Jim Oberstar, 1934-2014 (www.startribune.com).
by Tony Petrangelo
May 11, 2014, 10:00 AM

The Weekly Wrap 5-11

The Wrap™ was on vacation last week, so this week will contain some items that are a bit moldy from sitting on the counter for an extra week.

♣ Don’t forget that this Tuesday the 13th a bonus election will be taking place for the Hennepin County commissioner seat being vacated by Gail Dorfman. The candidates are former State Representative Marion Greene and St. Louis Park Council-member Anne Mavity.

♣ DFLers in Minnesota’s sixth congressional district have selected a candidate to go up against the eventual Republican nominee, likely to be Tom Emmer, for Representative Michele Bachmann’s seat in November. That person is Sartell Mayor Joe Perske:

Perske beat out the other two Democrats, Saint John’s professor Jim Read and Judy Adams of Circle Pines.

♣ Former United States Congressman from Minnesota, James Oberstar died on May the 3rd in Maryland.

♣ US Senate hopeful Mike McFadden is against Obamacare, because doctors are totally unnecessary, and reasonable people can take out their own stitches:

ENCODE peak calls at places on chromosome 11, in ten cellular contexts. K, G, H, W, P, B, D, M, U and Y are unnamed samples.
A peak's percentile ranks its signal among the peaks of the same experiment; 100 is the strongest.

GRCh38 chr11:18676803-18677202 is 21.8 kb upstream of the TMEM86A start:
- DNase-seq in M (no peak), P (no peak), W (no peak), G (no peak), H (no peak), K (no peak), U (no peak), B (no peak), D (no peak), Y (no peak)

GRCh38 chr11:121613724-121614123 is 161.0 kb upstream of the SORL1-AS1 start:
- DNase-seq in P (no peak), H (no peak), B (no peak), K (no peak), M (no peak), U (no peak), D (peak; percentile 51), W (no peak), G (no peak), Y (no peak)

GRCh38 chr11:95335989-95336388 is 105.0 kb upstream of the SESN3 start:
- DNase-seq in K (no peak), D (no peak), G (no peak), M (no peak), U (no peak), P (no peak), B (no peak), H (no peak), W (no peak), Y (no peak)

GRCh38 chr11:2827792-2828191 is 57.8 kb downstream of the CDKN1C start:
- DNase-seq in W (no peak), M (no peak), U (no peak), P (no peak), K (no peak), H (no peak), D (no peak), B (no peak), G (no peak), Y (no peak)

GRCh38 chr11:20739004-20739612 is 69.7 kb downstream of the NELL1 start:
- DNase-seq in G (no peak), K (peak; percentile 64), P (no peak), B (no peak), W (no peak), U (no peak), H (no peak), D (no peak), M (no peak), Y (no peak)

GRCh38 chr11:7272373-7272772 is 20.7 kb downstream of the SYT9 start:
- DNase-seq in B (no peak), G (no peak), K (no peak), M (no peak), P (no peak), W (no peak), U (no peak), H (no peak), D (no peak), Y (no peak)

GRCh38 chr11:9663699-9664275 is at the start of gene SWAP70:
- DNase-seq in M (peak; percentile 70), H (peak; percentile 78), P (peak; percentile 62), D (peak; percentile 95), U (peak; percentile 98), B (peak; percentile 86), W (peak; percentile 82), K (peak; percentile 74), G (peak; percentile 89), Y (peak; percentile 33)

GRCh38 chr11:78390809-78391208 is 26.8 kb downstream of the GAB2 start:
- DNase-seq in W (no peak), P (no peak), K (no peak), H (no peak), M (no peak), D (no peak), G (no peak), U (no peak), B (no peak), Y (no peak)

I’m not sure I really get the point of this ad. And if McFadden is so freaking cheap, why is he advertising via the most expensive avenue possible, Television?

♣ Senator Al Franken released his first Television advertisement of the campaign cycle, a positive spot about how he is helping to connect community colleges with manufacturers:

♣ Marty Seifert is also up on the TeeVee with his first ad of the cycle, a bio spot, and the first ad anyone has yet aired in the race for Governor of Minnesota:

♣ The Chamber of Commerce is also up on the air with an ad supporting eighth district hopeful Stewart Mills:

This is a welcome change:

The Minneapolis Charter Commission is making its third attempt to raise the cost of running for office in the city.

After seeing a staggering 35 candidates for office on last year’s ballot, the commission decided to recommend that the city raise the filing fee for mayor from $20 to $250.

Some people though are not so happy about this change, one of those 35 candidates who ran for Mayor for instance:

Captain Jack Sparrow, one of the less viable candidates, received fewer than 400 votes. But Sparrow said raising the fees is undemocratic.

“Maybe you all have plenty of money. You can afford $250,” Sparrow said. “I can’t afford it. A lot of people who are serious candidates can’t afford it either.”

Which is BS. If you are a serious candidate, your campaign can afford $250. If your campaign cannot afford $250, then you are not a serious candidate. This is an indisputable fact.


Candidates who can’t pay the fee can still have their names placed on the ballot if they gather 500 signatures.

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